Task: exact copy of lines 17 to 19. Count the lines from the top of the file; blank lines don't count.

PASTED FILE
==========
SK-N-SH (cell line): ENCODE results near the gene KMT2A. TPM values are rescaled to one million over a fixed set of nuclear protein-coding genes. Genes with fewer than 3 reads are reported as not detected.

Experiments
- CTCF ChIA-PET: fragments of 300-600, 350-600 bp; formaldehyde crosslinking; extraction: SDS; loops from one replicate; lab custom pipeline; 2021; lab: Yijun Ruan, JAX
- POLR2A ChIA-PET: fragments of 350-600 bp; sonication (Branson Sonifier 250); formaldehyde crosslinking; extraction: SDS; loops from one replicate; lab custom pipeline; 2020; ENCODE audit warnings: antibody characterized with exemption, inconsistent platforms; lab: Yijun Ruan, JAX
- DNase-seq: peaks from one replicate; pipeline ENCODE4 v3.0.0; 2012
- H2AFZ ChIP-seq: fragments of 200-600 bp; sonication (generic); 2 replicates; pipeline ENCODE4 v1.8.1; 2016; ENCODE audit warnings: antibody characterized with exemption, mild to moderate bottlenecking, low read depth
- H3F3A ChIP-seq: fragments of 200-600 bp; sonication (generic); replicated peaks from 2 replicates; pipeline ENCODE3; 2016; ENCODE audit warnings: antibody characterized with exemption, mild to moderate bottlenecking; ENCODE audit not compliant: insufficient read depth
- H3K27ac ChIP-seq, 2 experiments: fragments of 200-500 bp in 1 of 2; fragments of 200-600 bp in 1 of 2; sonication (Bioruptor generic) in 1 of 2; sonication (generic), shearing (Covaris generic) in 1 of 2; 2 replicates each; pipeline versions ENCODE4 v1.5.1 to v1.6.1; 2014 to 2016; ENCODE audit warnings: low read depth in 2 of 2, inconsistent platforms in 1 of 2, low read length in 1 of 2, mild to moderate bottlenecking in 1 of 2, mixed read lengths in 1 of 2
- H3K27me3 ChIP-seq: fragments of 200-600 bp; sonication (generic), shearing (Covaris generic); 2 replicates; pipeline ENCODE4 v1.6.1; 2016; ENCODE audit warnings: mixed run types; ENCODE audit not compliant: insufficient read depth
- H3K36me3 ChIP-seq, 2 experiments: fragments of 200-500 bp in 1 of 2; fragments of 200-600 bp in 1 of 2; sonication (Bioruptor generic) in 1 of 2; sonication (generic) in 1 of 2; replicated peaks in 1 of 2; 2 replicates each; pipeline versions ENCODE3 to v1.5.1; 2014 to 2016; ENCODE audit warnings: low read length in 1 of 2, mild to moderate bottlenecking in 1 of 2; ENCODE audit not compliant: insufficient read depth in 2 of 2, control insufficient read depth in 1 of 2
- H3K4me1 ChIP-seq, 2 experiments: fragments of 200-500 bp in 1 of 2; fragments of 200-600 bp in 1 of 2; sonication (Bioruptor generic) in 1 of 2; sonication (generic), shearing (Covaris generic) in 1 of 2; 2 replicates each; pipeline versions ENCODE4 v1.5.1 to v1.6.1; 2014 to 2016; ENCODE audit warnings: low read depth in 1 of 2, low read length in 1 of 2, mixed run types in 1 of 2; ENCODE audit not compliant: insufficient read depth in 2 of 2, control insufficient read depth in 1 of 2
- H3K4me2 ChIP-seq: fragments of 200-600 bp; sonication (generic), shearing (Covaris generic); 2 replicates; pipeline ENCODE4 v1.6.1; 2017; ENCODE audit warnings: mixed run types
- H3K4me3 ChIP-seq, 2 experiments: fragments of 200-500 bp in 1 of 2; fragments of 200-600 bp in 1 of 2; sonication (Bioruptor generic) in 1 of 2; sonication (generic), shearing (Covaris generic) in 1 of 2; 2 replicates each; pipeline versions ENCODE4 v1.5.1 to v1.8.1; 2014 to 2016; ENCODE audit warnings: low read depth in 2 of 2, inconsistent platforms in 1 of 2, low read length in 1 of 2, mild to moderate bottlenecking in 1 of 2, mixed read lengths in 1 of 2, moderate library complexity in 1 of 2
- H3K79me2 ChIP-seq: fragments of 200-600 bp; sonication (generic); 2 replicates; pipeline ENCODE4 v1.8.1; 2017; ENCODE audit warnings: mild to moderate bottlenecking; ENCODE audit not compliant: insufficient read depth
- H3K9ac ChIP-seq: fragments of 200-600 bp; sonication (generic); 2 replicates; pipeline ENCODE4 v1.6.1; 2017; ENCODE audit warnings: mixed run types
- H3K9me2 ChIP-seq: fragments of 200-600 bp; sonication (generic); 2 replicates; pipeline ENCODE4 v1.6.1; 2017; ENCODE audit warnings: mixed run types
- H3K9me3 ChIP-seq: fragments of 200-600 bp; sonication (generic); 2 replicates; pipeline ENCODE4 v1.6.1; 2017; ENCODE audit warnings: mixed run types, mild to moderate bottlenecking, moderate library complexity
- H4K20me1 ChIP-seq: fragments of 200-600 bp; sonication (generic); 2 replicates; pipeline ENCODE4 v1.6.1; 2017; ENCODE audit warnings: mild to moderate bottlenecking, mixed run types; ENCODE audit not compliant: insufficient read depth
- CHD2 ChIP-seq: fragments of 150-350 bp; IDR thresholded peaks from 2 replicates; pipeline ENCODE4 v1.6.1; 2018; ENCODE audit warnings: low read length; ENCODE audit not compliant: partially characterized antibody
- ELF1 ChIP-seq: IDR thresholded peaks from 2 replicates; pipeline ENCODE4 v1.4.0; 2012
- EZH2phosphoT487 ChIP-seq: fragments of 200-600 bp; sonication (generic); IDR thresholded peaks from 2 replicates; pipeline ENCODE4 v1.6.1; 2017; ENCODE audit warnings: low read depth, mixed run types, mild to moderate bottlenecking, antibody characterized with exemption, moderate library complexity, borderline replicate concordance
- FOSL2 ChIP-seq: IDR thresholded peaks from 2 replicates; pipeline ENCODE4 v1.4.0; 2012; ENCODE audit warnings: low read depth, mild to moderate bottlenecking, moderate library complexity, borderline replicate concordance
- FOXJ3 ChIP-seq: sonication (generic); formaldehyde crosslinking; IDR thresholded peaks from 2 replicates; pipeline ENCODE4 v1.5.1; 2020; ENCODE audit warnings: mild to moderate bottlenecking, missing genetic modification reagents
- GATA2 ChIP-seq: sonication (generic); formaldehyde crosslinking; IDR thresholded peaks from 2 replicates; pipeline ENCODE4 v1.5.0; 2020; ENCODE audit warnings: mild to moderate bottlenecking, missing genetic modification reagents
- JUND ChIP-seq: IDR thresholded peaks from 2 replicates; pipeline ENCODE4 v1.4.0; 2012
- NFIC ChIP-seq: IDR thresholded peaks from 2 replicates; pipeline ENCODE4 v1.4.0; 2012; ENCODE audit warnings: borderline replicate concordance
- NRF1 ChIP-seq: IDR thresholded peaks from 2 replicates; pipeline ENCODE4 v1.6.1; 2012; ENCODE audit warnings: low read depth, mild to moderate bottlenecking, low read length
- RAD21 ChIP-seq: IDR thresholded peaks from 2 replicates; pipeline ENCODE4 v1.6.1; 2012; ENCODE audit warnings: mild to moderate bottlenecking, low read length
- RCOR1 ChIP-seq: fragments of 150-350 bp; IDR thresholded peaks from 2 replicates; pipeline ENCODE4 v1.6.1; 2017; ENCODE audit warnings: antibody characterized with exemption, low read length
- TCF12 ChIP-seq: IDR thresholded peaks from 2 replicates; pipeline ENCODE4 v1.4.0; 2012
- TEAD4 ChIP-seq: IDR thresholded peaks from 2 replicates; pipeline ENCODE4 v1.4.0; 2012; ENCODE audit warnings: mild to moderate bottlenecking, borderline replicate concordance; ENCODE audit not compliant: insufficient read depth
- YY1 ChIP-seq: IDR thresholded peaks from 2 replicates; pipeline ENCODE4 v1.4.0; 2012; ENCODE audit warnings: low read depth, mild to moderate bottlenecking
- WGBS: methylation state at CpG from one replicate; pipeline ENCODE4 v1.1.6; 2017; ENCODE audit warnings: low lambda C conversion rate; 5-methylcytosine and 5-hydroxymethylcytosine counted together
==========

- H3K9me3 ChIP-seq: fragments of 200-600 bp; sonication (generic); 2 replicates; pipeline ENCODE4 v1.6.1; 2017; ENCODE audit warnings: mixed run types, mild to moderate bottlenecking, moderate library complexity
- H4K20me1 ChIP-seq: fragments of 200-600 bp; sonication (generic); 2 replicates; pipeline ENCODE4 v1.6.1; 2017; ENCODE audit warnings: mild to moderate bottlenecking, mixed run types; ENCODE audit not compliant: insufficient read depth
- CHD2 ChIP-seq: fragments of 150-350 bp; IDR thresholded peaks from 2 replicates; pipeline ENCODE4 v1.6.1; 2018; ENCODE audit warnings: low read length; ENCODE audit not compliant: partially characterized antibody